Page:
Buy Anaprox (Naproxen) - Brand & Generic

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What is Anaprox?

Anaprox is made up of naproxen, which is a nonsteroidal anti-inflammatory drug (NSAID). Anaprox is a blue oral tablet available in 275mg.

 

What is Anaprox used for?

Anaprox is used to reduce pain and swelling in a number of conditions. Some of the conditions include; rheumatoid arthritis, osteoarthritis, ankylosing spondylitis, juvenile arthritis, tendonitis, bursitis, gout, dental pain, headaches, menstrual cramps, and/or other mild to moderate pain.

 

How does Anaprox work?

Anaprox works by blocking certain substances in the body that cause inflammation and pain. This medication only helps treat the symptoms of the conditions, not the underlying condition itself.

Take this medication as directed to by your doctor.

Anaprox is taken usually 2 or 3 times a day with 8 ounces (1 full glass) of water.

Do not lie down within in the first 10 minutes of taking Anaprox.

To avoid an upset stomach, take this medication with milk, food, or an antacid.

 

For rheumatoid arthritis, osteoarthritis, and ankylosing spondylitis:

Adults—275mg or 550mg two times a day, in the morning and evening. Your doctor may increase the dose up to a total of 1500mg per day.

 

For bursitis, tendinitis, menstrual cramps, and other kinds of pain:

Adults—550mg for the first dose, then 550mg every 12 hours or 275mg every 6 to 8 hours as needed. Your doctor may increase the dose up to a total of 1375mg per day.

 

For acute gout:

Adults—825mg for the first dose, then 275 mg every 8 hours until the attack is relieved.

Tell your doctor if you are allergic to naproxen or aspirin, or other NSAIDs like ibuprofen and celecoxib.

 

Tell your doctor if you have ever had;

 

  • Asthma or aspirin sensitive asthma
  • Blood disorders
  • Nasal polyps
  • Heart Disease
  • High blood pressure
  • Liver disease
  • Stoke
  • Edema
  • Stomach/intestinal/esophagus problems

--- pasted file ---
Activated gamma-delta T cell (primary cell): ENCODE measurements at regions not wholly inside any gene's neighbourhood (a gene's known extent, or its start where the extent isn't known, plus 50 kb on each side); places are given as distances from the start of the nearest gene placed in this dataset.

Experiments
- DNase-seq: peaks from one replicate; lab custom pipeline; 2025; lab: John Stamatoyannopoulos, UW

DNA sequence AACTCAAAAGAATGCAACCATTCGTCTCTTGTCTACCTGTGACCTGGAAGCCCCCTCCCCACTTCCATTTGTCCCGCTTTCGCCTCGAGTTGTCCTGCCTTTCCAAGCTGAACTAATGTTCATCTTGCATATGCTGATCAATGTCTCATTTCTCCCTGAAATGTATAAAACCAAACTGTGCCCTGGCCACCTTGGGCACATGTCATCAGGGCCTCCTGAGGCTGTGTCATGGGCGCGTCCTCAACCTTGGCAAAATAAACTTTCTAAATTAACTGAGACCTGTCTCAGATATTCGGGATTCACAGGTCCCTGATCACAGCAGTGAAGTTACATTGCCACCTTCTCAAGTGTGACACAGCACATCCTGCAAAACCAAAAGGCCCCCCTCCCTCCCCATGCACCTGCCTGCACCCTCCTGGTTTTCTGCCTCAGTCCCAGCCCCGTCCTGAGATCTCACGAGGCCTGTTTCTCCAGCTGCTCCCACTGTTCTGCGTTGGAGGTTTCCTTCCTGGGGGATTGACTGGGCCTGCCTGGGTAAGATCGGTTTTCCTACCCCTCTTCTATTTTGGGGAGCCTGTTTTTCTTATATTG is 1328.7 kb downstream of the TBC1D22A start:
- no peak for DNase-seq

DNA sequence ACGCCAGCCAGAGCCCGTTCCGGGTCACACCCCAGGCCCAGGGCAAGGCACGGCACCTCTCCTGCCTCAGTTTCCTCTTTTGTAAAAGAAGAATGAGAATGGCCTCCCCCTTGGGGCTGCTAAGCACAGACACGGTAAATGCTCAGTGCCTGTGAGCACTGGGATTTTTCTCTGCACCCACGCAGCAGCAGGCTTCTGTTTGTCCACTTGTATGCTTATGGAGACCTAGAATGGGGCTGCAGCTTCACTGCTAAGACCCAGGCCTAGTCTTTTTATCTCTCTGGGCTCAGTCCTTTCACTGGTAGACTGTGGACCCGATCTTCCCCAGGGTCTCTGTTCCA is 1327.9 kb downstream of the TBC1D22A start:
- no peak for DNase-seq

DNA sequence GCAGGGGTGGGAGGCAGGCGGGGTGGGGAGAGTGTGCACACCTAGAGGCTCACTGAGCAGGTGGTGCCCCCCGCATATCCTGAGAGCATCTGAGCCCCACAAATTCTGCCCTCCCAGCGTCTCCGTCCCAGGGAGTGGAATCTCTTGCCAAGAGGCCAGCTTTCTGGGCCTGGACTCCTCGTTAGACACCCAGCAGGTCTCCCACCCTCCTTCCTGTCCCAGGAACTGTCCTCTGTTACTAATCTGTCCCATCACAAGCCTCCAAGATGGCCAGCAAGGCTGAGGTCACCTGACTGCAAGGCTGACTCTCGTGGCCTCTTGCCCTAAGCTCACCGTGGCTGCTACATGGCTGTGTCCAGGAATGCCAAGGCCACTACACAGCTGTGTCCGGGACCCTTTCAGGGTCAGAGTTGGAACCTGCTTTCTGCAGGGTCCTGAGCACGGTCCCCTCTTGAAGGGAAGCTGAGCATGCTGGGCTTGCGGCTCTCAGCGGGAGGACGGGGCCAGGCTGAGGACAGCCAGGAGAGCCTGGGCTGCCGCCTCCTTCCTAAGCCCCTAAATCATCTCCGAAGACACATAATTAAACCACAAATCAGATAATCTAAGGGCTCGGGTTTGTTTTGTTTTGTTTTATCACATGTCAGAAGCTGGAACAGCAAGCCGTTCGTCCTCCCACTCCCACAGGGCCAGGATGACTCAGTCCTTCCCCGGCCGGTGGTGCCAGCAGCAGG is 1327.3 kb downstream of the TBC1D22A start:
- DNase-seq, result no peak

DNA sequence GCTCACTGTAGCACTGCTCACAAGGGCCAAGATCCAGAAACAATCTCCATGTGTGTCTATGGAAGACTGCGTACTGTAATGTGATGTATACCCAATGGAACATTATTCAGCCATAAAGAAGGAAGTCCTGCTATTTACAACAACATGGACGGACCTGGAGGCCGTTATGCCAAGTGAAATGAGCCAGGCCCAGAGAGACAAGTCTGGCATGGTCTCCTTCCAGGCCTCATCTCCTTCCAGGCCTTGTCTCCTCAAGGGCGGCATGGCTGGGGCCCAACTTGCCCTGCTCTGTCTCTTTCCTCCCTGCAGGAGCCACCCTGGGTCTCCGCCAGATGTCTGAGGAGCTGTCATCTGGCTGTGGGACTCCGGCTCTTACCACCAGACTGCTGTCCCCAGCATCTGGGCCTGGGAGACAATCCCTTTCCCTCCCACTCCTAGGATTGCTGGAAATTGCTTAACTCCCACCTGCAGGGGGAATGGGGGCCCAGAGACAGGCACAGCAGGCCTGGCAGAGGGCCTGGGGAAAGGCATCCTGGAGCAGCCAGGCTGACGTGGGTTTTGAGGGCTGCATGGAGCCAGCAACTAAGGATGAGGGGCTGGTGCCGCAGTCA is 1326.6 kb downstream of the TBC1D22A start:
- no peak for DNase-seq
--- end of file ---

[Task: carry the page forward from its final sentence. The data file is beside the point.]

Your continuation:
This medication can cause stomach bleeding if daily use of alcohol and tobacco is combined with it.

This medication can make you more sensitive to light. Avoid tanning beds and sun lamps. Use sunscreen while using this medication if you will be in the sun, especially if it’s for a prolonged time.

Elderly patients may be more sensitive to side effects.

Speak to your doctor about the risk of miscarriage and trouble conceiving while using this medication.

Common side effects;

  • continuing ringing or buzzing or other unexplained noise in the ears
  • hearing loss
  • drowsiness
  • heartburn
  • nausea
  • upset stomach
  • passing gas

Less common side effects;

  • appetite changes
  • burning, crawling, itching, numbness, prickling, "pins and needles", or tingling feelings
  • burning, dry, or itching eyes
  • difficulty with moving
  • discharge, excessive tearing
  • general feeling of discomfort or illness

Speak to your doctor if;

  • belching
  • bruising
  • difficult or labored breathing
  • feeling of indigestion
  • headache
  • itching skin
  • large, flat, blue, or purplish patches in the skin
  • pain in the chest below the breastbone

What is Naproxen Sodium?

Naproxen Sodium, which often is referred to as just Naproxen (to avoid confusion), is the salt form of Naproxen, a nonsteroidal anti-inflammatory drug (NSAID); it is what makes up the brand-name medication Anaprox, and is responsible for all therapeutic effects and benefits. Anaprox contains 275mg of Naproxen, which comes in the form of a tablet for oral administration. Once administered, it is metabolized by the liver, creating metabolites during the process, and then excreted by the kidneys with a half-life ranging between 12-17 hours. The brand-name medication, Anaprox, can be purchased at My Drug Center, available to those with a valid prescription.

 

What is Naproxen used for?

Naproxen, or Anaprox, is an NSAID; these types of drugs are effective in reducing pain and inflammation (swelling) and therefore are used for a number of conditions. This may include rheumatoid arthritis, osteoarthritis, ankylosing spondylitis, juvenile arthritis, tendonitis, bursitis, gout, dental pain, headaches, menstrual cramps, as well as other mild to moderate pain.

 

What does Naproxen do?